Tuesday, July 16, 2024

Bass fishing: LSUS logs best-ever season with sixth-place finish in standings

by Russell Hedges
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By Matt Vines, Communications Specialist, LSUS Public Relations

The LSU Shreveport Bass Fishing team recorded its best-ever finish for an entire season as the Pilots logged a sixth-place standing in the Bass Pro Shops School of the Year presented by Abu Garcia.

It’s the third straight year that LSUS has put together its best season ever, finishing No. 15 in 2022-23 and No. 20 in 2021-22.

“We feel great about what these guys and this program have been able to accomplish this season, and how LSUS is here to stay as a collegiate fishing power,” said LSUS coach Charles Thompson, who finished his fifth season at the helm. “We knew we had a chance to be really good this season with a great mix of veteran and young anglers.

“It wouldn’t be possible without the support of our sponsors, the Shreveport-Bossier business community, and the LSUS administration.”

There are no divisions in college fishing, so LSUS is trading blows with household names like No. 5 Auburn and No. 12 Tennessee along with schools located in the fishing heartland (Kentucky-Tennessee-Alabama) that host the majority of college fishing tournaments.

That home lake advantage, along with typically larger budgets, means that LSUS has to make every cast – and dollar – count.

“The reality is that we operate on about half the budget of other top fishing programs,” Thompson said. “That matters because points in the standings are affected by how many tournaments you can fish and how many boats you can send to those tournaments.

“We were fortunate to be able to fish four more tournaments this year because of increased financial support from the business community. We’re very responsible with the money we raise, and that’s something we wear on our sleeve when we go out and compete.”

The crown jewel of LSUS’s season came at the end when the Pilots finished third in the Association of Collegiate Anglers Championships on Pickwick Lake, Ala., in late May.

Three boats placed in the top 40 with all five in the top 70 in the 179-boat event.

Brayden Nichols and William Tew led the way with a fifth-place finish, totaling 41.73 pounds on 10 fish in the two-day event.

“The lake was really tough for everybody, but on the second day of practice, we moved to a part of the lake where we fished in high school,” Nichols explained. “We found a good area right before dark, and that spot is where we caught every fish we weighed in the actual tournament.

“We found two schools of fish, and we picked them apart for two days. They fired, and the boat filled up quick.”

Nichols and Tew had great success in the previous ACA Championships as well, finishing 10th.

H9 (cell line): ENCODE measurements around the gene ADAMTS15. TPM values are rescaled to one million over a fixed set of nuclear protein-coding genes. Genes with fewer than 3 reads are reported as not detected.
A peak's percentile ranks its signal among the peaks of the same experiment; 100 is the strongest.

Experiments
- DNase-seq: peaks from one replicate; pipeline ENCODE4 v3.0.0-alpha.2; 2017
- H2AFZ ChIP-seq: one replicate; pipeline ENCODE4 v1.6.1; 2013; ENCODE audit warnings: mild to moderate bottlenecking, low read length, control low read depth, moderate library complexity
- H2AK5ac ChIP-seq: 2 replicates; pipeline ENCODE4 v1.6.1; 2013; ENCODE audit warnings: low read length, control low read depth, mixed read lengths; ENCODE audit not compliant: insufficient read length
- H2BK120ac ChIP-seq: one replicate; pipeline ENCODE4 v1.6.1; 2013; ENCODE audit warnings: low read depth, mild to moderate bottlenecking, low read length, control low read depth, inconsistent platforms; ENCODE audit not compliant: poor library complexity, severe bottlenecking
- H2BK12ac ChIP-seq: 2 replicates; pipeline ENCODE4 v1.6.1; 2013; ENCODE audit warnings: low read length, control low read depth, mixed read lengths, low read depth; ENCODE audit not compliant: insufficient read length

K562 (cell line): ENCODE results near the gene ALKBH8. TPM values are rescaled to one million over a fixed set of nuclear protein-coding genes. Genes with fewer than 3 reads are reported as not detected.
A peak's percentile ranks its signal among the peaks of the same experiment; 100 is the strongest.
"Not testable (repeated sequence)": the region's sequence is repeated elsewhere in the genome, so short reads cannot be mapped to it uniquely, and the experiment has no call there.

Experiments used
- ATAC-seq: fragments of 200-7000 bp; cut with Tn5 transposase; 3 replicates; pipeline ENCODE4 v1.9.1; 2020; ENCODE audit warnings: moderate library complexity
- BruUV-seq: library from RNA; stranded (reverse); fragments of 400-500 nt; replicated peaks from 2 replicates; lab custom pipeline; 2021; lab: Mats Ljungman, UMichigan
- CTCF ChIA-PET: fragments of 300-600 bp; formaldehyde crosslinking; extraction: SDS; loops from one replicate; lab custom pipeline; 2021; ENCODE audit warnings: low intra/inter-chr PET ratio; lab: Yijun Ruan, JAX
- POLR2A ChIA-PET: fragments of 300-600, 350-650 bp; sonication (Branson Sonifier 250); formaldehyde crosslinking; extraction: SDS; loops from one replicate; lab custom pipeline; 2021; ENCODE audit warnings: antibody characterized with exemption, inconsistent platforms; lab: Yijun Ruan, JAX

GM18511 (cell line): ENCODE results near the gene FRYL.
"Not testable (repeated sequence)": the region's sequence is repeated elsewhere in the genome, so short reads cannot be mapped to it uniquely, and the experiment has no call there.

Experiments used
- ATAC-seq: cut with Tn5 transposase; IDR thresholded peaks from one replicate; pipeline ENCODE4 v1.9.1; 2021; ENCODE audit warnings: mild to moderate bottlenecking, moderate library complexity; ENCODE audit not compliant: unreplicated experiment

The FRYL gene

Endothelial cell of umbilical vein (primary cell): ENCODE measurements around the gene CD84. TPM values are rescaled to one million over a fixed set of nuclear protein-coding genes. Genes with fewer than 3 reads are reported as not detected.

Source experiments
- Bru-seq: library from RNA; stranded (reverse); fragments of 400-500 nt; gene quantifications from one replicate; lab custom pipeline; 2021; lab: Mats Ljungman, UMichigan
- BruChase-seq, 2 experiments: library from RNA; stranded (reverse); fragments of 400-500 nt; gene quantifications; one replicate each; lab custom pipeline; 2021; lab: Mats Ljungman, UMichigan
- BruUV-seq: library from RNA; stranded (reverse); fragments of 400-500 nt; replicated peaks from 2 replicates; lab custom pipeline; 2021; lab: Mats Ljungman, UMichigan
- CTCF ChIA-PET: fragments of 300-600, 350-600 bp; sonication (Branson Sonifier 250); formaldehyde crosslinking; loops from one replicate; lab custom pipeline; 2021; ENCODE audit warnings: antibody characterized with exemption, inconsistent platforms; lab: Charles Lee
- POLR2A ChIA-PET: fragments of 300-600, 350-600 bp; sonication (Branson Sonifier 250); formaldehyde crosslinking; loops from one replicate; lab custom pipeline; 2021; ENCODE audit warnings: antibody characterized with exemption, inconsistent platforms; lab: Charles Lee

“This event sets up well for us because it’s post-spawn fishing, and that’s usually where William and I are at our best,” Nichols said. “We found our spot because we spent time on the water, locating those schools of fish around 7 p.m. on that practice day when most other boats had probably gone in.

“The Lord blessed us to find that area. Not saying it was a complete accident, but we probably wouldn’t have checked there normally. You’ve got to have confidence to find fish that aren’t getting hammered (by other anglers) every single day.”

Tew and Nichols are part of an experienced backbone that’s propelled the rise of LSUS Fishing to national prominence.

Brother Martin and Luke Batts (29th at the ACA) and Tripp Bowman and Matthew Nesbit (69th at the ACA) are other veterans who have helped build the program.

Veteran Levi Thibodaux teamed up with newcomer Miles Smith this season, placing 32nd at the ACA Championships.

But it’s been more than just the old heads – LSUS has a mix of younger anglers who’ve made an impact.

Hunter Hamilton and Tyler Morris are new to the starting lineup this season and posted a 55th place finish.

LSUS climbed as high as fourth after the strong championship showing, but McKendree (Ill.) and Auburn were able to fish in a rescheduled tournament in Michigan.

Both programs logged enough points to jump LSUS in the standings in the final week.

“Our jump in the standings is directly impacted by the maturity our anglers have gained throughout their careers here, and they’ve passed that down to the younger guys,” Thompson said. “Tripp, Matthew and Brayden were the first anglers I recruited here, and they get to look back on what they accomplished and say, ‘I’ve done well.”

Batts and Nesbit are the only anglers who have finished their collegiate fishing careers while Bowman and Nichols have one more fall to fish at LSUS.

LSUS Fishing should be near the top of the standings in future years, Nichols said.

“These freshmen are 10 times better than I was when I was a freshman,” Nichols said. “It takes years of experience to get where we are today, and you show the younger guys that it’s not going to come quickly.

“I’m super, super proud of all of us for what we’ve contributed to our success this season, even though we wanted to finish a little better in the standings. But for the (smaller) size of our team and the resources we have, I’d say pound for pound, we’re the best.”

LSUS will get a jump on building next season’s point total in the Bassmaster College National Championships in August. Four Pilot boats have qualified for the event based on this season’s performance with the possibility of a fifth boat (Hamilton and Morris) qualifying at a tournament this coming weekend.

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